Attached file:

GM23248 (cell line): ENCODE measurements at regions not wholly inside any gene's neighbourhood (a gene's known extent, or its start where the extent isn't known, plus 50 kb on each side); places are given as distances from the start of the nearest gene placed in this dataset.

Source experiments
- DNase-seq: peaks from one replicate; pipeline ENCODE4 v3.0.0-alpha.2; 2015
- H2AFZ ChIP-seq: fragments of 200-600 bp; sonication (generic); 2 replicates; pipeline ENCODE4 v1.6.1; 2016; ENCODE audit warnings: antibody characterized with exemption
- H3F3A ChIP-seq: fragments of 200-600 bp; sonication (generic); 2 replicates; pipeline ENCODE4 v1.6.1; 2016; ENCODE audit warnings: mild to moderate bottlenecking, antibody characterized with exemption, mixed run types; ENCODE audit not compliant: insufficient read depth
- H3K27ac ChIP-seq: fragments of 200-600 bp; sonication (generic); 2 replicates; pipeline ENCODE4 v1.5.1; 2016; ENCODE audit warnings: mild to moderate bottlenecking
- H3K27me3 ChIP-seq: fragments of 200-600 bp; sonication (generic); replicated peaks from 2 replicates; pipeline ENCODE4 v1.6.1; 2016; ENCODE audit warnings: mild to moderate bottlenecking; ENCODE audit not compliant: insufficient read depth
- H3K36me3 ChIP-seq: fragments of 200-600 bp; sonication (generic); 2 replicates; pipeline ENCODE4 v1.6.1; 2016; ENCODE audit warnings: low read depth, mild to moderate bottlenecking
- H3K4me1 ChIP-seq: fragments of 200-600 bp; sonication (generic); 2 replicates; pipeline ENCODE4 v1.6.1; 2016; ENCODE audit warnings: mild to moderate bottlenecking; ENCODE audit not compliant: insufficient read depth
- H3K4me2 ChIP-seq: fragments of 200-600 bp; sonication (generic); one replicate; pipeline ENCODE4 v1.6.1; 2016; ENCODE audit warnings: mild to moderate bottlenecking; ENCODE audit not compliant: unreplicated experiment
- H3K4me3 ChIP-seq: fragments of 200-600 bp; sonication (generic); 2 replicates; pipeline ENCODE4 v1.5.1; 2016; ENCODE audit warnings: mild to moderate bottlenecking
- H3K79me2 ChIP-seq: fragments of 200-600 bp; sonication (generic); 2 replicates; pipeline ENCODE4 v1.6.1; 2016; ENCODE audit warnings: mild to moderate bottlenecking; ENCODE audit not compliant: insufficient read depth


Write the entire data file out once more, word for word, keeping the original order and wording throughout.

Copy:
GM23248 (cell line): ENCODE measurements at regions not wholly inside any gene's neighbourhood (a gene's known extent, or its start where the extent isn't known, plus 50 kb on each side); places are given as distances from the start of the nearest gene placed in this dataset.

Source experiments
- DNase-seq: peaks from one replicate; pipeline ENCODE4 v3.0.0-alpha.2; 2015
- H2AFZ ChIP-seq: fragments of 200-600 bp; sonication (generic); 2 replicates; pipeline ENCODE4 v1.6.1; 2016; ENCODE audit warnings: antibody characterized with exemption
- H3F3A ChIP-seq: fragments of 200-600 bp; sonication (generic); 2 replicates; pipeline ENCODE4 v1.6.1; 2016; ENCODE audit warnings: mild to moderate bottlenecking, antibody characterized with exemption, mixed run types; ENCODE audit not compliant: insufficient read depth
- H3K27ac ChIP-seq: fragments of 200-600 bp; sonication (generic); 2 replicates; pipeline ENCODE4 v1.5.1; 2016; ENCODE audit warnings: mild to moderate bottlenecking
- H3K27me3 ChIP-seq: fragments of 200-600 bp; sonication (generic); replicated peaks from 2 replicates; pipeline ENCODE4 v1.6.1; 2016; ENCODE audit warnings: mild to moderate bottlenecking; ENCODE audit not compliant: insufficient read depth
- H3K36me3 ChIP-seq: fragments of 200-600 bp; sonication (generic); 2 replicates; pipeline ENCODE4 v1.6.1; 2016; ENCODE audit warnings: low read depth, mild to moderate bottlenecking
- H3K4me1 ChIP-seq: fragments of 200-600 bp; sonication (generic); 2 replicates; pipeline ENCODE4 v1.6.1; 2016; ENCODE audit warnings: mild to moderate bottlenecking; ENCODE audit not compliant: insufficient read depth
- H3K4me2 ChIP-seq: fragments of 200-600 bp; sonication (generic); one replicate; pipeline ENCODE4 v1.6.1; 2016; ENCODE audit warnings: mild to moderate bottlenecking; ENCODE audit not compliant: unreplicated experiment
- H3K4me3 ChIP-seq: fragments of 200-600 bp; sonication (generic); 2 replicates; pipeline ENCODE4 v1.5.1; 2016; ENCODE audit warnings: mild to moderate bottlenecking
- H3K79me2 ChIP-seq: fragments of 200-600 bp; sonication (generic); 2 replicates; pipeline ENCODE4 v1.6.1; 2016; ENCODE audit warnings: mild to moderate bottlenecking; ENCODE audit not compliant: insufficient read depth